There are a few things I can’t look at when watching horror movies: mannequins, clowns, and character stupidity.
I’ll be honest: I’m not very familiar with Stephen King’s works. I’ve heard of him before through cultural osmosis, and the 1976 film adaptation of Carrie gave me nightmares as a child. But aside from that, I wasn’t really exposed to anything he’d written until I watched the latest recreation of his 1986 classic, It, with the first part of the story being released in 2017.
The first segment was captivating. It was gruesome, It was terrifying, It was absolutely enjoyable. The Losers were colorful, lively, and easy to connect with. I found “It’s” persona of Pennywise genuinely terrifying, and came home to an empty dorm room after seeing It in theaters half-expecting a sadistic clown to pop out of the darkness and rip me to shreds.
In comparison, It: Chapter 2 honestly didn’t do much for me. It was an enjoyable experience, but I think the film relies heavily on reusing material from the first segment without adding much of a fresh take on it. And while they’ve incorporated the reused material well, at times it feels repetitive. As a result, the movie seemed unnecessarily long.
You would think Pennywise would up his ante considering the Losers’ Club had a general idea of how they needed to defeat him this time around, not to mention the fact twenty-seven years had passed since their encounter. Twenty-seven years of growth, experiences, and newly integrated fears for Pennywise to pick apart and terrorize them with.
Instead, he pulled his usual tricks which, while still chilling, felt a little stale considering he spent a whole other movie using them. And while I understand that even the “Eater of Worlds” has his limitations, the fears he materializes for the Losers had already been run through each of their respective character arcs in the first film. It made sense to roll back to some of them, such as playing on Eddie’s hypochondria, but others were bridges that had already been burned down.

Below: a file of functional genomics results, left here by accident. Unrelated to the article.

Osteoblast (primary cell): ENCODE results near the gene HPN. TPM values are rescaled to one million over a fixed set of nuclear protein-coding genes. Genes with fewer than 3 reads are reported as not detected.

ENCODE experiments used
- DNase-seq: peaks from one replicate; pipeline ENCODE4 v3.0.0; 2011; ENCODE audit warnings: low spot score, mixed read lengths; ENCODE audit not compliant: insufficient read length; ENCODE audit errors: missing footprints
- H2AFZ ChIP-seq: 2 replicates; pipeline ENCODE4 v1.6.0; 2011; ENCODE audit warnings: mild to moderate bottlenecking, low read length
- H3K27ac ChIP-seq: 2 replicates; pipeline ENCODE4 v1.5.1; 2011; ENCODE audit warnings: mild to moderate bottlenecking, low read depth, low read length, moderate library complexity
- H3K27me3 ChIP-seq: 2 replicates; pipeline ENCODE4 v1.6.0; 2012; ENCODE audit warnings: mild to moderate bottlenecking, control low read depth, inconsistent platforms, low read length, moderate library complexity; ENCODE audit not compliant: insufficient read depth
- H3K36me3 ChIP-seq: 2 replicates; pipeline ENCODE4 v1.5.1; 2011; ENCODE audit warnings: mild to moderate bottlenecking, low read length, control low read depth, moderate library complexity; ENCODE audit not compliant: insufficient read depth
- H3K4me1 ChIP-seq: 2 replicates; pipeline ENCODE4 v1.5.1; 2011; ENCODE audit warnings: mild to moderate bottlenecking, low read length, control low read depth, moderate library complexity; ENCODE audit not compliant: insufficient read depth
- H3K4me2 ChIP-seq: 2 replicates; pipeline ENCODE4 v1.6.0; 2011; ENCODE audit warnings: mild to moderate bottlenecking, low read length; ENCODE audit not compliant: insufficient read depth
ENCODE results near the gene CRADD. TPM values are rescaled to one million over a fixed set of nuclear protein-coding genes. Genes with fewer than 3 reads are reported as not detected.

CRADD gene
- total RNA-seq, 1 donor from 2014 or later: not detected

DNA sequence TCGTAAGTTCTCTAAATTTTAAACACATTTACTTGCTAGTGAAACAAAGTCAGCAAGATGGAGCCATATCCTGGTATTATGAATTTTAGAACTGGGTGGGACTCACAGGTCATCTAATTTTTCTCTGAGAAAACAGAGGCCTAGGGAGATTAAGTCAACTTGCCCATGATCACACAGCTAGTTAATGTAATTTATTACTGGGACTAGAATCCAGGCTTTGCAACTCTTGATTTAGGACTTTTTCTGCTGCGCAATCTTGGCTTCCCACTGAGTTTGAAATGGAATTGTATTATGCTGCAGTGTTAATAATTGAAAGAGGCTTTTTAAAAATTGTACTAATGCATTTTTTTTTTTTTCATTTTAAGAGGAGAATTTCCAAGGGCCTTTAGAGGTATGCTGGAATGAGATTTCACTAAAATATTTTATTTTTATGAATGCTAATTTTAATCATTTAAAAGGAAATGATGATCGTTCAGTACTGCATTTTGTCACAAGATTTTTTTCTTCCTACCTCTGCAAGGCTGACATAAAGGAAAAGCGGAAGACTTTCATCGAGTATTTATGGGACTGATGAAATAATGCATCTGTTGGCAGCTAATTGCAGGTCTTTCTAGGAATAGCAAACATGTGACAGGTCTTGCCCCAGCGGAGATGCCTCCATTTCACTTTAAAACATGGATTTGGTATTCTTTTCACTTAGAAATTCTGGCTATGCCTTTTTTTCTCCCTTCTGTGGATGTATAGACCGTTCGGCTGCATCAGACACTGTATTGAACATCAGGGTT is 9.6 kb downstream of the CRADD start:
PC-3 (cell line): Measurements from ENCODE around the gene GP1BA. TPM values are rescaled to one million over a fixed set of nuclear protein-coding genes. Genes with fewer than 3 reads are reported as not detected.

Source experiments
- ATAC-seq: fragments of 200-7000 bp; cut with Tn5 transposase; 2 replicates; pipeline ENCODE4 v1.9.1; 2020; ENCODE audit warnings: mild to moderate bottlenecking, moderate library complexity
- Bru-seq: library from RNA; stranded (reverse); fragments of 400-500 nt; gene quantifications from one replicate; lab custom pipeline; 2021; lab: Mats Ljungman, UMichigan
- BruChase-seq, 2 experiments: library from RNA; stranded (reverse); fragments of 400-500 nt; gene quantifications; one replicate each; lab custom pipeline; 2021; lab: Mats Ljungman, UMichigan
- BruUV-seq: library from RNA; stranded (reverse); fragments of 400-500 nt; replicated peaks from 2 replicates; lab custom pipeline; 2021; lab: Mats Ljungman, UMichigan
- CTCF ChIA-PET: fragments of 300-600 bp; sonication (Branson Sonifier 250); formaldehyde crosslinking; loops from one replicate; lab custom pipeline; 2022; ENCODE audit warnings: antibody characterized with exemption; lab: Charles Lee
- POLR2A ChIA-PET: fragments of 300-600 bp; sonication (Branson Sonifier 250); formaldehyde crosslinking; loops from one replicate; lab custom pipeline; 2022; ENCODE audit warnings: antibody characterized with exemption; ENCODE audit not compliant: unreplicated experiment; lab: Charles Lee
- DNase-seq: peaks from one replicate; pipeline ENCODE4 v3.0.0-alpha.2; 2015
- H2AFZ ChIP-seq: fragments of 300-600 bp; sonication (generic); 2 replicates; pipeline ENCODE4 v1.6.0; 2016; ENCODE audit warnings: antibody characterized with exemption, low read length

Of course, this can be overlooked considering each member besides Mike entirely forgot their experience with “It” (a phenomenon from having been away from Derry for so long) but may still feel a bit lackluster to anyone who’s seen the first movie. I will say that introducing the Ritual of Chüd—a battle of wills—did bring a fresh sense of purpose to the narrative and brought more relevance to revisiting past trauma.
And I understand why the Losers needed to relive their childhood trauma; doing so introduces themes of forgiveness, self-acceptance, and personal growth. But when it comes to the great and fearsome “It” himself, the scares were entertaining, but nothing new or special to an audience already familiar with his tricks from the first movie. The fear Pennywise instilled during the first chapter was more impactful when he was terrorizing children than a bunch of adults who knew what was coming for them.
Circling back to Pennywise’s game plan, I was admittedly a little disappointed about Bowers, the Losers’ Club’s tormentor prior to cannibalistic sewer clowns. Having him escape from the institution added more oomf to Pennywise’s game, demonstrating exactly how far his reach is. The fact that Bowers was sent for also tells the viewers that he is different, he will be a trying obstacle for them to overcome once again.
But Bowers died off so quickly, and without leaving much of an impact. I quickly went from “Oh, this fucker’s back, this will be interesting” to “Nevermind, I guess not”. He did stab Eddie in the cheek though, so there’s that. Eddie stabbing him back through the shower curtain was certainly a heart-jumping moment. I just wish Bowers was more properly utilized because, in the end, he was just a waste of Pennywise’s abilities.
This all being said, I don’t think It: Chapter Two is a bad movie. The visual and sound effects were grabbing, and they honestly could not have picked a better cast to portray the fully-grown Losers, who are still just as witty and comical as when they were children. It was still a pleasure watching them interact on-screen, and the flashbacks were all heart-pulling. The jump scares still made me jump. As a stand-alone film, it works well. But compared to the first segment of this adaptation of Stephen King’s classic, It: Chapter 2 fell a little short of my expectations because I knew exactly what to expect as the narrative progressed.
If you watch this movie without having seen the first part, then it will be an absolute treat for you. It is a good movie, and worth seeing at least once. But it doesn’t have anything on the first chapter.
Michelle is a wandering soul. She doesn’t know what she’s doing with her life. She hopes she’s doing something right. She is a great person to talk to; doesn’t talk much herself. If you’re nice, she’ll haunt you forever. Or until she’s bored.